Clostridium chauvoei causes blackleg in cattle. The disease has been reported worldwide, and although it can be prevented by vaccination, sporadic cases and occasional outbreaks still occur. We describe a case of blackleg in a 2-y-old, pregnant Gyr cow with in utero transmission to the fetus. The cow had characteristic gross and microscopic lesions of blackleg including widespread necrohemorrhagic and emphysematous skeletal and myocardial myositis, and fibrinous pericarditis. Her uterus contained a near-term, markedly emphysematous fetus with skeletal muscle and myocardial lesions similar to those seen in the dam. Histopathology of dam and fetal tissues revealed numerous gram-positive bacilli, many of them with sub-terminal spores, in multiple tissues. These bacilli were identified as C. chauvoei by immunohistochemistry. Anaerobic culture and fluorescent antibody tests performed on skeletal muscle from both the dam and fetus were positive for C. chauvoei, confirming a diagnosis of blackleg. Blackleg is a so-called endogenous infection, and the currently accepted pathogenesis involves ingestion of spores that are transported to muscle tissues where they lie dormant until anaerobiosis prompts germination. Germinating bacteria are histotoxic, producing severe, local necrosis and ultimately lethal toxemia. This model, however, has not been confirmed experimentally and also fails to explain some cases of the disease. A presumptive diagnosis of blackleg is based on clinical, gross, and histologic findings. Diagnostic confirmation necessitates the detection of C. chauvoei by culture, PCR, or immunodetection methods.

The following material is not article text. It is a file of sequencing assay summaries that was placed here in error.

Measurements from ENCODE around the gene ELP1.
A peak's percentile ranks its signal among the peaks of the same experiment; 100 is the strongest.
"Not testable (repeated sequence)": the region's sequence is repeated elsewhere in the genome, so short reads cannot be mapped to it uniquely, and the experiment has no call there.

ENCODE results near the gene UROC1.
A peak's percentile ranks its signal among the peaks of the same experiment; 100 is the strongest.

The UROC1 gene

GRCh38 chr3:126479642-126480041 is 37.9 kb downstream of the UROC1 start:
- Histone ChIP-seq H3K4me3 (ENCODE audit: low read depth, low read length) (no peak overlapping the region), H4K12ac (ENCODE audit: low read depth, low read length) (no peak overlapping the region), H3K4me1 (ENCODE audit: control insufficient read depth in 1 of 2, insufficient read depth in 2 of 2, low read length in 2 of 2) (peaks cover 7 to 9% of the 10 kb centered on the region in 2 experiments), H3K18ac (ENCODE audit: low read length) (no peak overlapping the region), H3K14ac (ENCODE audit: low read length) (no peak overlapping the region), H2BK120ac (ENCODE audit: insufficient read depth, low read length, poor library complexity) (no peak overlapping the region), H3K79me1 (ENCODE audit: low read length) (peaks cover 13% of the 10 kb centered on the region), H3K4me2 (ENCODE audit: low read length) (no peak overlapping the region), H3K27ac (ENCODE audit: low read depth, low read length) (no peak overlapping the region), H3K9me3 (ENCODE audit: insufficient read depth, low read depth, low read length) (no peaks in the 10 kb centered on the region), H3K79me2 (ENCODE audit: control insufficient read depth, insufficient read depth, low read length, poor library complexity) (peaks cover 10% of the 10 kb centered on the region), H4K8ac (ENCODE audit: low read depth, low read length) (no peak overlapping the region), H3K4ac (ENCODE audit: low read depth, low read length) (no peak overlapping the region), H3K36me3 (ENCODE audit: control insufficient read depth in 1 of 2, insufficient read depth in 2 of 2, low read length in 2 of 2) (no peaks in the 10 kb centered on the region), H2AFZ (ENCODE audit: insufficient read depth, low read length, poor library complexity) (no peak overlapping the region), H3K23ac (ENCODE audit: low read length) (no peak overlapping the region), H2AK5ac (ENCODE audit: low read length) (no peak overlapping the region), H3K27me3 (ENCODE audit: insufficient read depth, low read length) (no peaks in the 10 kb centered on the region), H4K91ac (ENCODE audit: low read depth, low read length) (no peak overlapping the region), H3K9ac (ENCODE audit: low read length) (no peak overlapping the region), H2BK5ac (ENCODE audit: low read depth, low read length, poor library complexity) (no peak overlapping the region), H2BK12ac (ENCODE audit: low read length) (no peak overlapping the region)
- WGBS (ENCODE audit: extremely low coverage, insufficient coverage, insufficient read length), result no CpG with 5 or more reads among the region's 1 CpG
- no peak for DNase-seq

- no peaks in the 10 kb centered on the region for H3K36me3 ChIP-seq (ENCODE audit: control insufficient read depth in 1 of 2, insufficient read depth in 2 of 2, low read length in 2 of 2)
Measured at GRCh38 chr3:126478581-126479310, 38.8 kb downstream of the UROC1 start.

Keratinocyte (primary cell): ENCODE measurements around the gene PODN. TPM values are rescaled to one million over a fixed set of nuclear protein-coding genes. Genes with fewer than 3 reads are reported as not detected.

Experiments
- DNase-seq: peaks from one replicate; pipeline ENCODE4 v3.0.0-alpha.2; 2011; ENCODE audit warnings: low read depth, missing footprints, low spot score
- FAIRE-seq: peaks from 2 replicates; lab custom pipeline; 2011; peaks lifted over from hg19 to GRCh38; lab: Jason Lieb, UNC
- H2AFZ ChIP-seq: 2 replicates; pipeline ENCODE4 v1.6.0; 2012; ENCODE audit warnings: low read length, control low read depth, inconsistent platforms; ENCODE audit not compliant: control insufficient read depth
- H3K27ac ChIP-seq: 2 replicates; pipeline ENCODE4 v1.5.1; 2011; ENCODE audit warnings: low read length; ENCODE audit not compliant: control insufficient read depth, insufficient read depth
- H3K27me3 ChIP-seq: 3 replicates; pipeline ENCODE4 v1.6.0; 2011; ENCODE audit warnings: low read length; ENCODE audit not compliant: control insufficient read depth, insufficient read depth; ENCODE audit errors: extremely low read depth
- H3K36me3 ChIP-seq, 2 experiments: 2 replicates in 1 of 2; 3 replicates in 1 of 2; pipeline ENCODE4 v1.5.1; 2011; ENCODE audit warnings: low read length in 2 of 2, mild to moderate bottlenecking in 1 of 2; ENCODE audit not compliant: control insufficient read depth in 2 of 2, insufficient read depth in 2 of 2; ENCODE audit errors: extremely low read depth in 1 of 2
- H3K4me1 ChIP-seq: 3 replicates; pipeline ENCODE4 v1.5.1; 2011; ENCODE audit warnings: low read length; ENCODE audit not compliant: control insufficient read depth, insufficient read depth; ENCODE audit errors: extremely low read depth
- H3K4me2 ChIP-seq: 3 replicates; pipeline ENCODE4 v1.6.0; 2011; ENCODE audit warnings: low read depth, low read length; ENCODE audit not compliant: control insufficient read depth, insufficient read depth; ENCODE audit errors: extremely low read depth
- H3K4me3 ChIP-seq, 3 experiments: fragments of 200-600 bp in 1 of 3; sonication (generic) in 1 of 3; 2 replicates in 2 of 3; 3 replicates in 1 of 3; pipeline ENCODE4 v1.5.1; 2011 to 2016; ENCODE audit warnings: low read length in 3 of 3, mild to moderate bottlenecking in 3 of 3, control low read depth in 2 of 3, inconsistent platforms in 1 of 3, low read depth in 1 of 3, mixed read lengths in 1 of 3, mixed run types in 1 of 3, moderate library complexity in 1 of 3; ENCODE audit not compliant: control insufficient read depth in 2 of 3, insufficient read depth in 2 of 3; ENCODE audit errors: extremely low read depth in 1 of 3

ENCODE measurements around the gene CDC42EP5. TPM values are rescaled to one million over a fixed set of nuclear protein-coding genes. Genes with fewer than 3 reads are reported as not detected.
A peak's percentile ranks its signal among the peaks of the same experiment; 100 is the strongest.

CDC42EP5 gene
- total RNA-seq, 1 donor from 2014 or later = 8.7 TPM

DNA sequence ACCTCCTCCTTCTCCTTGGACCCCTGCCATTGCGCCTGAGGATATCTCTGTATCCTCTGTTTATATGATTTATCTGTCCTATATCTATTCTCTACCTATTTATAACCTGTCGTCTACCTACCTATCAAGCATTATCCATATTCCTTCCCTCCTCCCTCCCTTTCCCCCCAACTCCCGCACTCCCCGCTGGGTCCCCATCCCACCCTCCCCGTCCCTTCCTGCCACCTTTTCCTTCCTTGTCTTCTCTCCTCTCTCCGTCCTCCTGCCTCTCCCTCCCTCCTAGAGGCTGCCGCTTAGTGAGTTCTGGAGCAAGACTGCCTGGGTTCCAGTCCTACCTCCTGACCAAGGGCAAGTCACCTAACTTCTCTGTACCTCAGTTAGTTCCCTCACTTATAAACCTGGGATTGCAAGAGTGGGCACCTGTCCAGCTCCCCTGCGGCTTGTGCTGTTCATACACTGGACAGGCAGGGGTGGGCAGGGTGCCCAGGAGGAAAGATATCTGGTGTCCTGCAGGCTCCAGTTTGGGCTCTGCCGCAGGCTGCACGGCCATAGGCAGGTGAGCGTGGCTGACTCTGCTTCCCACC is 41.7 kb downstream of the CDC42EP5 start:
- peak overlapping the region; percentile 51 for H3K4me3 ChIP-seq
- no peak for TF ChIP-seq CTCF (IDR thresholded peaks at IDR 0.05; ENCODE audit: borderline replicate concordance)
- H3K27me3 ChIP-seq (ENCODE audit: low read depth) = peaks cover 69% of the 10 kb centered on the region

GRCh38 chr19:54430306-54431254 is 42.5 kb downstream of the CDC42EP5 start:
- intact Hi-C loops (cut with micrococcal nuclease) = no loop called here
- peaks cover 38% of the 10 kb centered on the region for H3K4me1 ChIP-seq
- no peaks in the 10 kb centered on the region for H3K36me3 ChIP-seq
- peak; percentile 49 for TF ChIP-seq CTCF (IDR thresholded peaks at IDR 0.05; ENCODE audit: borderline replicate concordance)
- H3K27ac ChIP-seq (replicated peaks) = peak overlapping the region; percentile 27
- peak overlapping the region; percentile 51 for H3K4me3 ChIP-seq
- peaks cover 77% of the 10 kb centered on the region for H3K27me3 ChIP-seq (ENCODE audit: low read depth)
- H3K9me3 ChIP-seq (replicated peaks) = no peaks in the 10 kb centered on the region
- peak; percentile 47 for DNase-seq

- Clostridium chauvoei
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